There are many map visualisations out there, and most of them have appeared on LivingGeography over the years.
Parallel maps have been getting a lot of attention over the last few days as one of their latest projects (from October 2017), which maps census data on population structure has been more widely discovered.
It includes a 3D option with panning and tilting of the mapping.
The population pyramids are drawn instantly as the cursor is moved over a particular Census output area.
This allows for instant comparisons between different parts of a city, or urban/rural comparisons, or a look at how certain areas are attracting retirement populations.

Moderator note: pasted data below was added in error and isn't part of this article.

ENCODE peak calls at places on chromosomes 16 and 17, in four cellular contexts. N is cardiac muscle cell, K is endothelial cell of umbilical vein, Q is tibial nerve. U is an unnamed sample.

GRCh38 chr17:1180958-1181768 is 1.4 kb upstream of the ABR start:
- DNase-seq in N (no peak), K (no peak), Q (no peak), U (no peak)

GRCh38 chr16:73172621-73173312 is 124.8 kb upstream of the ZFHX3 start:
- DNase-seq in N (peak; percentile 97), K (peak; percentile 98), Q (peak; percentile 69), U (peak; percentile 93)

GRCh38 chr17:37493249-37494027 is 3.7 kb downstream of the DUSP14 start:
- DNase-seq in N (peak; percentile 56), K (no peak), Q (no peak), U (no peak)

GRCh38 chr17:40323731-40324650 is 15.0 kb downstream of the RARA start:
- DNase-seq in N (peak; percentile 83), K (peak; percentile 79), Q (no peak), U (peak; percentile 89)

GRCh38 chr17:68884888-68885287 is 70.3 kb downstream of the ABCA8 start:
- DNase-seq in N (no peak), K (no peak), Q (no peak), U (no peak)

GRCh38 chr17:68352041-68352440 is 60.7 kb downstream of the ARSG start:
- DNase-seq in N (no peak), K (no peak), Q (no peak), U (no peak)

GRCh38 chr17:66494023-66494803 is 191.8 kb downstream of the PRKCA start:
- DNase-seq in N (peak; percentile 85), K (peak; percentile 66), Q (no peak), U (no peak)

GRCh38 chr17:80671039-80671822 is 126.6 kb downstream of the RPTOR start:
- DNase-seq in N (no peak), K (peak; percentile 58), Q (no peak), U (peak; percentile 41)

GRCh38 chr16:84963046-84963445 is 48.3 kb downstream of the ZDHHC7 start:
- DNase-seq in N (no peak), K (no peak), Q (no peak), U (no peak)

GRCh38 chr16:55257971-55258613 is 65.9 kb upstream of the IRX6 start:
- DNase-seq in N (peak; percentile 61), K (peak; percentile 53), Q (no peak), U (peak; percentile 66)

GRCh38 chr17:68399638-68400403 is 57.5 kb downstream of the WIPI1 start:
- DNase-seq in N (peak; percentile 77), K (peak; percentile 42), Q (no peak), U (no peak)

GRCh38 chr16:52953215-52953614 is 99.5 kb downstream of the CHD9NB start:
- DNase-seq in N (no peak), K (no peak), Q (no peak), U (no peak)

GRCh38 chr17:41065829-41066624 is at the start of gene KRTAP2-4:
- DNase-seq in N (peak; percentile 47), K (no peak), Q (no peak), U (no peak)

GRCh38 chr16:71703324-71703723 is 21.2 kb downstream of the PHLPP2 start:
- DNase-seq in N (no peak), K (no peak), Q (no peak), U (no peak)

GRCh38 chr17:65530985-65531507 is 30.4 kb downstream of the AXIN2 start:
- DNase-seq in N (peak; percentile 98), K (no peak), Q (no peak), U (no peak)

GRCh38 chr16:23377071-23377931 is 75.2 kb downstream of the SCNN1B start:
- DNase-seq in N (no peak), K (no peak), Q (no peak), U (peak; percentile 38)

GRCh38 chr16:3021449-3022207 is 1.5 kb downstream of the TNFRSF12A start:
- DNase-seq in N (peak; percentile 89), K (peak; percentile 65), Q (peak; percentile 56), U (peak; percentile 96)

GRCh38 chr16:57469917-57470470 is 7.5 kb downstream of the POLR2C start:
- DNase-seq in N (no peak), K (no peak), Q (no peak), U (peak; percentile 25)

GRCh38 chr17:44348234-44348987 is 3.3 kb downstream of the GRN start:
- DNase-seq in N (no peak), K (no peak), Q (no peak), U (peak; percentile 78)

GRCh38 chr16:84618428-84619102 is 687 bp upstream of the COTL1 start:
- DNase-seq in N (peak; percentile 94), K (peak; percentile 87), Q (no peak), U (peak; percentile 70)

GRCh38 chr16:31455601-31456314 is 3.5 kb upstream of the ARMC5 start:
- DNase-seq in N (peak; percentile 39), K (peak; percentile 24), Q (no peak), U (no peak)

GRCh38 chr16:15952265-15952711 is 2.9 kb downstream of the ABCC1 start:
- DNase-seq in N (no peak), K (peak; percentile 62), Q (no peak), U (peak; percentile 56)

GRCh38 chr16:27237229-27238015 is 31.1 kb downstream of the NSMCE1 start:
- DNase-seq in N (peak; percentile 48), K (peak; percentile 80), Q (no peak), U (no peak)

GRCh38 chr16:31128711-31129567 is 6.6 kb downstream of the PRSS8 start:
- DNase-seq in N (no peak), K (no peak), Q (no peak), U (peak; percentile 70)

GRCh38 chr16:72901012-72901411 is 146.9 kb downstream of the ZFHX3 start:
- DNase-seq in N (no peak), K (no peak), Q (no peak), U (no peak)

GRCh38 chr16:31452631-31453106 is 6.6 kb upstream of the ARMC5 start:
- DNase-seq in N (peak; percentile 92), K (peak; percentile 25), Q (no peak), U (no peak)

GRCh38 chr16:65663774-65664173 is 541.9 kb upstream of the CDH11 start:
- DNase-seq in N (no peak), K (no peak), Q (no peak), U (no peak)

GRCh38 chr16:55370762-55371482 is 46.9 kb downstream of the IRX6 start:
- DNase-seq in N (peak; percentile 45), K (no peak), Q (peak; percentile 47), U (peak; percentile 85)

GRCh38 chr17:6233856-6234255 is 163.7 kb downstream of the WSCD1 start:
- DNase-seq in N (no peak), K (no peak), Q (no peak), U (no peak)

Here's evidence of Student populations being concentrated in certain areas of Leeds - linked to the OCR 'B' Geography chapters that I wrote.
It's worth remembering that there are other Parallel map projects too - explore the whole website to find maps on air quality and other variables.
For example, how about these COLOUR IN YOUR OWN MAPS options.
Zoom to an area, and then use the buttons to identify a particular colour for it...
These maps can also be switched to other views.
Also try the RISK OF FLOODING maps, from April 2017, which are particularly useful when exploring flood risk topics with students.
There are plenty more.... Lovely work by the folks at Parallel...